• Many clock types may exist; time measured by one clock may or may not be convertible to time measured by another clock, depending on whether the clocks have been synchronized by a physical experiment.
• `Duration` is parameterized on both the multiple of the second in which the clock ticks (may be a rational or floating point number), and a storage type. So you can have a clock which ticks in 1/3 femtoseconds, with `Int128` storage type just as easily as one ticking in days (86400s) with Int32 storage.
• There are functions to take the difference between two UTC date times, with correct support for leap seconds.

Honestly, I don’t think we’ve quite settled on the design of Chrono.jl (in particular, regarding the nature and use of clock types, and clarifying the thinking about how the conversion between times as measured by different clocks should be handled). We also haven’t had the chance to work on it for a while, but I’d love for this - or some other package like it - to become a standard for scientific time keeping in julia.

Cheers,
~Chris

Space/astro domain
#12

Since Julia is billed as a Scientific Computing Language I’m surprised the built in time library cannot do everything your Chrono.jl sets out to do. Have you considered enhancing the built in DateTime instead of building an external library?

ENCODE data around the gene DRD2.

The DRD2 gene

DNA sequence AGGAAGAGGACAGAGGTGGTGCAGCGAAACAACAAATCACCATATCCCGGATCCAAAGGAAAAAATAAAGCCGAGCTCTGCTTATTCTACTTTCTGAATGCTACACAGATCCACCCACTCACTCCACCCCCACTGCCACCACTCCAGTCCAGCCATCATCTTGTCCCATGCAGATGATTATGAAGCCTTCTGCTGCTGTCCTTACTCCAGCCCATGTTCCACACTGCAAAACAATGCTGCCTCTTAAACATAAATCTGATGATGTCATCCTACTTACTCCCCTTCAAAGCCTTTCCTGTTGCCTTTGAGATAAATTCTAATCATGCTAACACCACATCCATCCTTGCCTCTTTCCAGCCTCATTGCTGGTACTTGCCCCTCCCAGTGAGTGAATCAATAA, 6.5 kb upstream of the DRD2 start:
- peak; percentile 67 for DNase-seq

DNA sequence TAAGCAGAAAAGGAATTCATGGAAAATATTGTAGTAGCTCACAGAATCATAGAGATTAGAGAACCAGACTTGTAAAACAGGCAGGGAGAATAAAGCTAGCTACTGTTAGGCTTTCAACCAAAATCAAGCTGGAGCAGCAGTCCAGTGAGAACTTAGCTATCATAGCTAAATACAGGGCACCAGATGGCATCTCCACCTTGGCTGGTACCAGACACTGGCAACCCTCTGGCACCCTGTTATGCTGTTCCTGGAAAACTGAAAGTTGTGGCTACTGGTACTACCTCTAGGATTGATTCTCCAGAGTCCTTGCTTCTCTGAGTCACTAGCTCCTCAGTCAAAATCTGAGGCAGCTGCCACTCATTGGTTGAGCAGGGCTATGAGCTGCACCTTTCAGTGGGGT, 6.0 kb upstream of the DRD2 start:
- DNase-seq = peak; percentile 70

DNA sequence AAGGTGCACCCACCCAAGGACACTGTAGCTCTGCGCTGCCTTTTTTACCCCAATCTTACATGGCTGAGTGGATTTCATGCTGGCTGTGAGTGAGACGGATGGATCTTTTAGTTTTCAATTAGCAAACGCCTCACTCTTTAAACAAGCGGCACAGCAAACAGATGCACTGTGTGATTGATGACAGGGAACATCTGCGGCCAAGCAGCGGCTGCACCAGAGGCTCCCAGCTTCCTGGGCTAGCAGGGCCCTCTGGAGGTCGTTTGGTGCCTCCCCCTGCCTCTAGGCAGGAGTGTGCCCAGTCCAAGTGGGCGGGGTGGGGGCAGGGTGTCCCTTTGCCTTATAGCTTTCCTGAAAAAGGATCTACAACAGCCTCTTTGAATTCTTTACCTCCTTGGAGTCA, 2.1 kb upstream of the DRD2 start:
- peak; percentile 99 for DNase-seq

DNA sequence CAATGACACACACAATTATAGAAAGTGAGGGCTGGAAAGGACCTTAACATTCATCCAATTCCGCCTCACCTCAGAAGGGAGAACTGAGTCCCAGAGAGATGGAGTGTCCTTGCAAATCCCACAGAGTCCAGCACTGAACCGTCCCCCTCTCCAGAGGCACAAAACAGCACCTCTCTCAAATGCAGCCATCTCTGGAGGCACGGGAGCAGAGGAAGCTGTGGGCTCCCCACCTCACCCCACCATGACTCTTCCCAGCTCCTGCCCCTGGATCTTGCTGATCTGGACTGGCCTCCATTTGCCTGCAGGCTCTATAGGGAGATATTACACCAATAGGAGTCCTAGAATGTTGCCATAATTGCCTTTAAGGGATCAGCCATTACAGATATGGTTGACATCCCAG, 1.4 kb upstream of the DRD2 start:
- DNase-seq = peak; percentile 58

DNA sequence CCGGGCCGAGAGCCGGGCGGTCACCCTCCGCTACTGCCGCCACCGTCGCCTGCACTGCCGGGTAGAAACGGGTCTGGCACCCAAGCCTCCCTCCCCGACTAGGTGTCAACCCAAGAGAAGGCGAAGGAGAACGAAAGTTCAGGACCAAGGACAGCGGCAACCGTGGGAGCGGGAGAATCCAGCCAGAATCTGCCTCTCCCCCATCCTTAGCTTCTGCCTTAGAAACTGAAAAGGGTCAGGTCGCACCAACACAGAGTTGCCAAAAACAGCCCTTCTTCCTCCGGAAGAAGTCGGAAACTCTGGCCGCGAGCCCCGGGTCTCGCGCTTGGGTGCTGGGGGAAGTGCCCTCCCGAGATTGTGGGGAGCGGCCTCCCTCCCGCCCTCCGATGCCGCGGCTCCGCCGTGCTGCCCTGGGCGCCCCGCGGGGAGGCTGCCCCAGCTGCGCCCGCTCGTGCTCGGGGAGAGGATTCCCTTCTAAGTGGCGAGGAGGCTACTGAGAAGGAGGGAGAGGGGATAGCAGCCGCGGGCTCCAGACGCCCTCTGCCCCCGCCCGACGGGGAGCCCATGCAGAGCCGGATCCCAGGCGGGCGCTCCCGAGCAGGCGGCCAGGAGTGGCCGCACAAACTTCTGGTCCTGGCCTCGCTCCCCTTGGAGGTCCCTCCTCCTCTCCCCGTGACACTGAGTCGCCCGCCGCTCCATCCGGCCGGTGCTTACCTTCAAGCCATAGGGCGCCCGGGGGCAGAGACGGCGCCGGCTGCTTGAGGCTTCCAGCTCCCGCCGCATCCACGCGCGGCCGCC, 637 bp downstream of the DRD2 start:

Bob

#13

It seems to be a common development pattern in Julia to deploy new functionality as a separate package - which can then in time be merged into the standard functionality with time.

#14

Hi Chris,
so that would be an SI second based time (unlike the Base Date, Time, DateTime, which is based on UT seconds with 86400 seconds per day)?

That would certainly be cool to have, not sure to which extent it’s in Base already. However, not sure it’s necessary for my use case.

(EDIT: Julia Base Date, Time, DateTime uses UT seconds = 1/86400 day = measure of angle, not “TI seconds”, whatever that is, as I erroneously wrote)

#15

Interesting! Would be nice to see it as the base to `AstronomicalTime.jl`, astronomy is perhaps the field with the most complicated time system (there are several of them and the tick of the clock depends on many different physical effects, including general relativistic ones).

#16

Yes, the ticks of clocks in Chrono.jl are intended to be multiples of SI seconds. This is in contrast to Base, where last I looked a second was a somewhat ambiguously defined UT second (not the UTC realization of UT though, as `DateTime` can’t represent leap seconds). This choice makes DateTime quite simple to understand and very suitable for customary time keeping. However, it’s unsuitable for high precision scientific timekeeping, even ignoring the millisecond precision issue.